Advanced Search
MyIDEAS: Login to save this article or follow this journal

Smooth transition in China: New evidence in the cointegrating money demand relationship

Contents:

Author Info

  • Anne laure Delatte

    ()
    (Rouen Business School)

  • Julien Fouquau

    ()
    (Rouen Business School and LEO)

Abstract

Using linearity tests proposed by Choi and Saikkonen (2004), this paper finds evidence of a non-linear cointegrating money demand relationship in China during the 1987-2008 period and identifies potential explanations for this non-linearity.

Download Info

If you experience problems downloading a file, check if you have the proper application to view it first. In case of further problems read the IDEAS help page. Note that these files are not on the IDEAS site. Please be patient as the files may be large.
File URL: http://www.accessecon.com/Pubs/EB/2010/Volume30/EB-10-V30-I1-P22.pdf
Download Restriction: no

Bibliographic Info

Article provided by AccessEcon in its journal Economics Bulletin.

Volume (Year): 30 (2010)
Issue (Month): 1 ()
Pages: 265-273

as in new window
Handle: RePEc:ebl:ecbull:eb-09-00767

Contact details of provider:

Related research

Keywords: China Money Demand; Non-linearity; Cointegrating STR.;

Other versions of this item:

Find related papers by JEL classification:

References

References listed on IDEAS
Please report citation or reference errors to , or , if you are the registered author of the cited work, log in to your RePEc Author Service profile, click on "citations" and make appropriate adjustments.:
as in new window
  1. Chien-Chiang Lee & Mei-Se Chien, 2008. "Stability of money demand function revisited in China," Applied Economics, Taylor & Francis Journals, Taylor & Francis Journals, vol. 40(24), pages 3185-3197.
  2. González, Andrés & Teräsvirta, Timo & van Dijk, Dick, 2005. "Panel Smooth Transition Regression Models," Working Paper Series in Economics and Finance 604, Stockholm School of Economics.
  3. Dick van Dijk & Timo Terasvirta & Philip Hans Franses, 2002. "Smooth Transition Autoregressive Models — A Survey Of Recent Developments," Econometric Reviews, Taylor & Francis Journals, Taylor & Francis Journals, vol. 21(1), pages 1-47.
  4. Jesus Gonzalo & Jean-Yves Pitarakis, 2006. "Threshold effects in cointegrating relationships," Economics Working Papers we20060621, Universidad Carlos III, Departamento de Economía.
  5. Engle, Robert F & Granger, Clive W J, 1987. "Co-integration and Error Correction: Representation, Estimation, and Testing," Econometrica, Econometric Society, Econometric Society, vol. 55(2), pages 251-76, March.
  6. In Choi & Pentti Saikkonen, 2004. "Testing linearity in cointegrating smooth transition regressions," Econometrics Journal, Royal Economic Society, vol. 7(2), pages 341-365, December.
  7. Bernard Laurens & Rodolfo Maino, 2007. "China," IMF Working Papers 07/14, International Monetary Fund.
  8. MacKinnon, James G. & White, Halbert, 1985. "Some heteroskedasticity-consistent covariance matrix estimators with improved finite sample properties," Journal of Econometrics, Elsevier, Elsevier, vol. 29(3), pages 305-325, September.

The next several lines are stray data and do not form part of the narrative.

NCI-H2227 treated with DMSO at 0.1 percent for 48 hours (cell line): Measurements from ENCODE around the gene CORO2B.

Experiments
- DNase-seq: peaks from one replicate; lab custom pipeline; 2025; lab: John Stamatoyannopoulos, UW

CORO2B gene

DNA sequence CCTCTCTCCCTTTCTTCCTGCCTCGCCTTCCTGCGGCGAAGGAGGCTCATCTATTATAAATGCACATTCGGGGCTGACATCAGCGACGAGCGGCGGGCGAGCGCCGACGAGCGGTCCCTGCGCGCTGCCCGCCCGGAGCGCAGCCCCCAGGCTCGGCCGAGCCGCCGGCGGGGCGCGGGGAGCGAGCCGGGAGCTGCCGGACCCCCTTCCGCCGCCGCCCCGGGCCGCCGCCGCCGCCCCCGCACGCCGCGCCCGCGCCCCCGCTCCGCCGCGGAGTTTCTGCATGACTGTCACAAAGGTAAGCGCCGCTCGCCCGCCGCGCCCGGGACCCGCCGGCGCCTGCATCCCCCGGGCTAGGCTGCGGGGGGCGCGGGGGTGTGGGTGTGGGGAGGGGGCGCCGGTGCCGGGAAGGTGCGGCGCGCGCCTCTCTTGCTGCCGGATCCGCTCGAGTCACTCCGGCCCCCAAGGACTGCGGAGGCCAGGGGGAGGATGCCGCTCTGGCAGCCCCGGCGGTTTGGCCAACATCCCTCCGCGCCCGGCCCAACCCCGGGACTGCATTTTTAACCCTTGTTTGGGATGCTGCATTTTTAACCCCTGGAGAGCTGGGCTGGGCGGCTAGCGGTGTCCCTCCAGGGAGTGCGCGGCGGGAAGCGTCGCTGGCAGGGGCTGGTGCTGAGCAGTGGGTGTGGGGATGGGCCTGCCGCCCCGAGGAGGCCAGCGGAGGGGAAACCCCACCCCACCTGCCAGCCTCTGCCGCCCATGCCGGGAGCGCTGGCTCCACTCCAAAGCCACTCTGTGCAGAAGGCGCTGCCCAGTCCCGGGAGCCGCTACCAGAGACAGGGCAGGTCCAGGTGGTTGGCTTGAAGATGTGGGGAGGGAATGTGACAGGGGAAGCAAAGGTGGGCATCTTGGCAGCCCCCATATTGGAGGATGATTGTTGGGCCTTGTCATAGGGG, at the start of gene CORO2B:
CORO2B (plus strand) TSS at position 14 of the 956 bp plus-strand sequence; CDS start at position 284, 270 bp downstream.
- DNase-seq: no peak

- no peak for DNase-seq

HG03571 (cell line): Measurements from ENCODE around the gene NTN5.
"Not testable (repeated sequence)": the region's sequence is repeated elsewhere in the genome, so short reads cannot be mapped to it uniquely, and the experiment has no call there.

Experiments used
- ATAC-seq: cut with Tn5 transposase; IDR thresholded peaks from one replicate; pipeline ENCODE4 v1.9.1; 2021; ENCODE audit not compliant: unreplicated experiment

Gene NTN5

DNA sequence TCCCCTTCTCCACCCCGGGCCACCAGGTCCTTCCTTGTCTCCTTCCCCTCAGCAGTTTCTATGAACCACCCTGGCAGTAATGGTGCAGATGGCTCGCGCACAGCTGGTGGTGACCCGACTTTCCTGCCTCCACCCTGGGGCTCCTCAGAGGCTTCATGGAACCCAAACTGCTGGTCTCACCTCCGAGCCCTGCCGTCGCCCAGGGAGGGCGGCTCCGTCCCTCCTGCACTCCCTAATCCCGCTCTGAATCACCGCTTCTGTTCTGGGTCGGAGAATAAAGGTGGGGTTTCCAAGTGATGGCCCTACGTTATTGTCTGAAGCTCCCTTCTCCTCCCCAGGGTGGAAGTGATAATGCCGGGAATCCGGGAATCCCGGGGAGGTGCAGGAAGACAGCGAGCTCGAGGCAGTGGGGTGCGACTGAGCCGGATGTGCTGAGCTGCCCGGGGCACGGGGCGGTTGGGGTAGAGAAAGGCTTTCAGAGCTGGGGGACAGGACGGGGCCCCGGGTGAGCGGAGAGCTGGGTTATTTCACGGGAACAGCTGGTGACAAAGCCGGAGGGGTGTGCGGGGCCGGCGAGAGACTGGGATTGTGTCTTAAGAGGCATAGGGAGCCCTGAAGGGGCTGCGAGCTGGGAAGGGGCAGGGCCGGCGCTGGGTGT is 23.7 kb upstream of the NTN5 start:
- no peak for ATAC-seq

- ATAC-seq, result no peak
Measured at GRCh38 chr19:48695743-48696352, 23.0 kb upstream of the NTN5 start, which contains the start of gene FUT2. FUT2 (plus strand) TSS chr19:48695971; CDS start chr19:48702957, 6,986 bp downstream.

9. Chow, Gregory C., 1987. "Money and price level determination in China," Journal of Comparative Economics, Elsevier, vol. 11(3), pages 319-333, September.
Full references (including those not matched with items on IDEAS)

Citations

Citations are extracted by the CitEc Project, subscribe to its RSS feed for this item.
as in new window

Cited by:
  1. Fredj Jawadi & Sushanta K. Mallick & Ricardo M. Sousa, 2011. "Monetary Policy Rules in the BRICS: How Important is Nonlinearity?," NIPE Working Papers, NIPE - Universidade do Minho 18/2011, NIPE - Universidade do Minho.

Lists

This item is not listed on Wikipedia, on a reading list or among the top items on IDEAS.

Statistics

Access and download statistics

Corrections

When requesting a correction, please mention this item's handle: RePEc:ebl:ecbull:eb-09-00767. See general information about how to correct material in RePEc.

For technical questions regarding this item, or to correct its authors, title, abstract, bibliographic or download information, contact: (John P. Conley).

If you have authored this item and are not yet registered with RePEc, we encourage you to do it here. This allows to link your profile to this item. It also allows you to accept potential citations to this item that we are uncertain about.

If references are entirely missing, you can add them using this form.

If the full references list an item that is present in RePEc, but the system did not link to it, you can help with this form.

If you know of missing items citing this one, you can help us creating those links by adding the relevant references in the same way as above, for each refering item. If you are a registered author of this item, you may also want to check the "citations" tab in your profile, as there may be some citations waiting for confirmation.

Please note that corrections may take a couple of weeks to filter through the various RePEc services.